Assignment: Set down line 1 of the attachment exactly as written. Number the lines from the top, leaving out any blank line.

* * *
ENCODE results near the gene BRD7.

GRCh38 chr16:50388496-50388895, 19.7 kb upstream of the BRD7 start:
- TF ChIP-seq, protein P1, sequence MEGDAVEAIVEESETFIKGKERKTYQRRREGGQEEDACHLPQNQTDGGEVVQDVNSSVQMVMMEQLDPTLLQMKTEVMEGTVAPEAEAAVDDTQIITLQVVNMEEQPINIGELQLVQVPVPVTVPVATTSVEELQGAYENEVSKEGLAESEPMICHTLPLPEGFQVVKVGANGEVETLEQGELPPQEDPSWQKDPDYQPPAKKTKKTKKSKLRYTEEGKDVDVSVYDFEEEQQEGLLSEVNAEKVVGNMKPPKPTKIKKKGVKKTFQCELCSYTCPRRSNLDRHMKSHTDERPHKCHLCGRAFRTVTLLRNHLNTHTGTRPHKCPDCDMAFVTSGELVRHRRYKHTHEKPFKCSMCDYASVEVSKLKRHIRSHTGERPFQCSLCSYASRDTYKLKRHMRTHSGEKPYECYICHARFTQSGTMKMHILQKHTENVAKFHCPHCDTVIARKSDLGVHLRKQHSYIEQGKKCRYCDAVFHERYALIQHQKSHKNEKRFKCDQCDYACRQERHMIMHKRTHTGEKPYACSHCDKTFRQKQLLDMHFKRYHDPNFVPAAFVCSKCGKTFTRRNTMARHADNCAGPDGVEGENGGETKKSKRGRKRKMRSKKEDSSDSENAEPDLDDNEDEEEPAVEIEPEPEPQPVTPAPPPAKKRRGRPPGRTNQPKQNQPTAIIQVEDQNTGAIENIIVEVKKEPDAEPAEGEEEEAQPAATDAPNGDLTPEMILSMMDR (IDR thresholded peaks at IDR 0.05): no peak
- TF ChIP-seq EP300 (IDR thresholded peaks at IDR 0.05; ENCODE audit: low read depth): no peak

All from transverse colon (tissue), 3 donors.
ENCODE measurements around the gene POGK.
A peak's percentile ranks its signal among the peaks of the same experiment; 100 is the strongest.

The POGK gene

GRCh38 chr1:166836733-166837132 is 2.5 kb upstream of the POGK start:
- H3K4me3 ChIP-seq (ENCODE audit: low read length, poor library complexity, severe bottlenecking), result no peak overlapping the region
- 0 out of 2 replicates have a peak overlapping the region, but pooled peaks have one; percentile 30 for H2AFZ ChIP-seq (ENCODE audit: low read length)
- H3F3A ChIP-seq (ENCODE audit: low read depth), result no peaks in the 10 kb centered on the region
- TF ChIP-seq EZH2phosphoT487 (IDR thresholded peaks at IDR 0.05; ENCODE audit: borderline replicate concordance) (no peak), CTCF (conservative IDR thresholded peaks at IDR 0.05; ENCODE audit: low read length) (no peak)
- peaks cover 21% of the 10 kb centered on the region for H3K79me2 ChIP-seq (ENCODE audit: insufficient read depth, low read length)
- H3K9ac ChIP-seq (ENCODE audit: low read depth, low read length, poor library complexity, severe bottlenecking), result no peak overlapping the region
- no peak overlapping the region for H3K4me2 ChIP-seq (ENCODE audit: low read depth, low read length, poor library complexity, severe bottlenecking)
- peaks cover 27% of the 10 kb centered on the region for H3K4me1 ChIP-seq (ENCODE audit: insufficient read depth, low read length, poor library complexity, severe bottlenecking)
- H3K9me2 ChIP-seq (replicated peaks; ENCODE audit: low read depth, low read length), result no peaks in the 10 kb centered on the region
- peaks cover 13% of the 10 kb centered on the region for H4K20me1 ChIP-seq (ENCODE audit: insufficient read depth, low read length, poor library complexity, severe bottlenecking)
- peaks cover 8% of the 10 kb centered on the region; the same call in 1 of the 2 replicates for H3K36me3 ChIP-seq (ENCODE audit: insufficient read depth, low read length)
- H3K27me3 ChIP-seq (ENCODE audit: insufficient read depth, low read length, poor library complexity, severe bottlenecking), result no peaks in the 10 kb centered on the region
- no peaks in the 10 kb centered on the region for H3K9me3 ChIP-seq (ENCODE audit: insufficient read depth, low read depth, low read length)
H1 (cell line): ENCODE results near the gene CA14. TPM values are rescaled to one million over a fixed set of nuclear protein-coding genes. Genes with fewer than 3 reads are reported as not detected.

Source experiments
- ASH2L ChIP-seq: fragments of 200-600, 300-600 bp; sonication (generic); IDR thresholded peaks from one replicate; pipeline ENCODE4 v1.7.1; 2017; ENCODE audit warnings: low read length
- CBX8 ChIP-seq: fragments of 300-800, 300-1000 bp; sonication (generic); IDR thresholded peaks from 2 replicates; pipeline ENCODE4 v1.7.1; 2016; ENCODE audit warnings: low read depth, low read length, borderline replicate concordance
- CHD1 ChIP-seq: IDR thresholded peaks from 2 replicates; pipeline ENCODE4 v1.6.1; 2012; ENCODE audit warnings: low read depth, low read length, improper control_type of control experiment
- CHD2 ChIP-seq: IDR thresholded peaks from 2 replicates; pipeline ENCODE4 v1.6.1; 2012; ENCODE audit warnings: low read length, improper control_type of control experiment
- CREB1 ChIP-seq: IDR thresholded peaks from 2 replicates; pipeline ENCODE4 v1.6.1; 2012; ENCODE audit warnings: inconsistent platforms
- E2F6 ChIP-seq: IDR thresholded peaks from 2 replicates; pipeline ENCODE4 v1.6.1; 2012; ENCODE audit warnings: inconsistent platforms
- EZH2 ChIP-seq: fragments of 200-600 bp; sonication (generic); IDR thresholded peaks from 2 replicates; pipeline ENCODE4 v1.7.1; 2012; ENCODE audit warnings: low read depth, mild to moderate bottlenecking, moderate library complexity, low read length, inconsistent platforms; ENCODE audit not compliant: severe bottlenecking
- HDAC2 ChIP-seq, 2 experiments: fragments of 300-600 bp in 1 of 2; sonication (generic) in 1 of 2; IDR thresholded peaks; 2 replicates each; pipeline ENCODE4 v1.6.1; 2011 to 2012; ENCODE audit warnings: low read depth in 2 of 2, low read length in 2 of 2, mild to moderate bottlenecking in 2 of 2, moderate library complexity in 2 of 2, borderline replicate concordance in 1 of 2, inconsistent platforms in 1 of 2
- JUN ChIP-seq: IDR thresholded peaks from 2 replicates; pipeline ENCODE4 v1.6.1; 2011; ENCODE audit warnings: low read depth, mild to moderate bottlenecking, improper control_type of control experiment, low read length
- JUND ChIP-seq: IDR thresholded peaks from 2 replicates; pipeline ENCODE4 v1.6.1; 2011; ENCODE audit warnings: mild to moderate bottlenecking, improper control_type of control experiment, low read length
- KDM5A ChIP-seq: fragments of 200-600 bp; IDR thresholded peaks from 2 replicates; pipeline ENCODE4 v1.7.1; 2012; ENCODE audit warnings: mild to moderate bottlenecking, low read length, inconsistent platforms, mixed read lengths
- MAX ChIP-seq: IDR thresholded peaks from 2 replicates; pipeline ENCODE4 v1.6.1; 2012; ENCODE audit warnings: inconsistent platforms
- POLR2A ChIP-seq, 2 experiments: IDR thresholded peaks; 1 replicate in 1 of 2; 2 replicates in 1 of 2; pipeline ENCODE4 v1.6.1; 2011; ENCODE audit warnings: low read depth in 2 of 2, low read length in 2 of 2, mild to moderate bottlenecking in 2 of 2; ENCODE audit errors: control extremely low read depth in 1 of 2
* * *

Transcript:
ENCODE results near the gene BRD7.